Silenus told Midas that there was another continent besides the commonly known ones. He said there was “a country where gold and silver are so plentiful that they are esteemed no more than we esteem iron.” St. Clement, in his Epistle to the Corinthians, said there were other worlds beyond the ocean. Diodorus Siculus said that the Phoenicians discovered “a large island in the Atlantic Ocean, beyond the Pillars of Hercules, several days’ sail from the coast of Africa. This island abounded in all manner of riches. The soil was exceedingly fertile; the scenery was diversified by rivers, mountains, and forests. It was the custom of the inhabitants to retire during the summer to magnificent country houses, which stood in the midst of beautiful gardens. Fish and game were found in great abundance; the climate was delicious, and the trees bore fruit at all seasons of the year.”
The ancient Greek poet, Heslod, described the world before the “fall” saying, “Man lived like Gods, without vices or passions, vexation or toil. In happy companionship with divine beings they passed their days in tranquility and joy, living together in perfect equality, united by mutual confidence and love. The Earth was more beautiful than now and spontaneously yielded an abundant variety of fruits. Human beings and animals spoke the same language and conversed with each other (telepathy). Men were considered mere boys at a hundred years old. They had none of the infirmities of age to trouble them and when they passed to regions of superior life, it was in a gentle slumber.”
“The religion of the Atlanteans, as Plato tells us, was pure and simple; they made no regular sacrifices but fruits and flowers; they worshipped the sun. In Peru a single deity was worshipped, and the sun, his most glorious work, was honored as his representative. Quetzalcoatl, the founder of the Aztecs, condemned all sacrifice but that of fruits and flowers. The first religion of Egypt was pure and simple; its sacrifices were fruits and flowers; temples were erected to the sun, ‘Ra’, throughout Egypt. In Peru the great festival of the sun was called ‘Ra’−mi. The Phoenicians worshipped Baal and Moloch; the one represented the beneficent, and the other the injurious powers of the sun.” -Ignatius Donnelly, “Atlantis and the Antediluvian World”
Homer, Plutarch, and many other ancient writers mention islands situated in the Atlantic “several thousand stadia from the Pillars of Hercules.” Pillars, obelisks, and towers have all been shown to have Masonic significance. Hercules performing his twelve labors has been shown to reference the Sun, the mushroom, and consciousness in general. So are the pillars of Hercules real or metaphorical? Is Atlantis real or metaphorical? Is it both?
During a chance meeting with a Native American wisdom-keeper on a New Mexico hiking trail, author Gregg Braden was told the following story:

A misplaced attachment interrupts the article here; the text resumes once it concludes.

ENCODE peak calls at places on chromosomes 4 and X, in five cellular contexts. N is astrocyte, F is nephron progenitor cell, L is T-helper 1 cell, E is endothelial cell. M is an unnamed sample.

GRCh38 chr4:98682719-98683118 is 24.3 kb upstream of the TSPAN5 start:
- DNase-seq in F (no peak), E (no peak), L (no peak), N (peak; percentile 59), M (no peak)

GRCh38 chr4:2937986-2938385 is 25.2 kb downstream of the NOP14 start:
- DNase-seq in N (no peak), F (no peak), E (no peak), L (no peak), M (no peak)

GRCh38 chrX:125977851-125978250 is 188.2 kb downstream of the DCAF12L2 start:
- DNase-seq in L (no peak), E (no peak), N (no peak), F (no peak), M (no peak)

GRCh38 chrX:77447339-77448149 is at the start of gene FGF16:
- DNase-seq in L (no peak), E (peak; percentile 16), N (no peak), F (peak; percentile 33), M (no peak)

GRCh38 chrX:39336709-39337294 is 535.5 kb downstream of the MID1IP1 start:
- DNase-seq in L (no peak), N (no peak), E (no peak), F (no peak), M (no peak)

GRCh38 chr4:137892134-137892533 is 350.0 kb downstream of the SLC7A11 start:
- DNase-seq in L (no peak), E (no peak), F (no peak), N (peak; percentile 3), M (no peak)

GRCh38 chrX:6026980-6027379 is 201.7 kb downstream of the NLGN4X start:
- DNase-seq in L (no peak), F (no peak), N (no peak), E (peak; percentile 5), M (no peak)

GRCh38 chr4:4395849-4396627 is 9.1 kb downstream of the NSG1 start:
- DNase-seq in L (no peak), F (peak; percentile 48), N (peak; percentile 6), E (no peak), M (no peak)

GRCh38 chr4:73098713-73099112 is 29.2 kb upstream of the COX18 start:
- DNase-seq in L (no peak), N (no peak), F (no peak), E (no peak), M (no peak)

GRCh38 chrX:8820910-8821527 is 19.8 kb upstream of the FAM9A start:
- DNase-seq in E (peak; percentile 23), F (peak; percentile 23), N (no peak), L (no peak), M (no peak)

“A long time ago, our world was very different from the way we see it today. There were fewer people, and we lived closer to the land. People knew the language of the rain, the crops, and the Great Creator. They even knew how to speak to the stars and the sky people. They were aware that life is sacred and comes from the marriage between Mother Earth and Father Sky. In this time, there was balance and people were happy. Then something happened. No one really knows why, but people started to forget who they were. In their forgetting, they began to feel separate – separate from the earth, from each other, and even from the one who created them. They were lost and wandered through life with no direction or connection. In their separation, they believed that they had to fight to survive in this world and defend themselves against the same forces that gave them the life they had learned to live in harmony with and trust. Soon all of their energy was used to protect themselves from the world around them, instead of making peace with the world within them. Even though they had forgotten who they were, somewhere inside of them the gift of their ancestors remained. There was still a memory that lived within them. In their dreams at night they knew that they held the power to heal their bodies, bring rain when they needed to , and speak with their ancestors. They knew that somehow they could find their place in the natural world once again. As they tried to remember who they were, they began to build the things outside of their bodies that reminded them of who they were on the inside. As time went on, they even built machines to do their healing, made chemicals to grow their crops, and stretched wires to communicate over long distances. The farther away they wandered from their inner power, the more cluttered their outer lives became with the things that they believed would make them happy. No one knows how the story ends because it isn’t finished. The people who got lost are our ancestors, and we are the ones who are writing the ending.” -Gregg Braden, “The Divine Matrix” (5-8)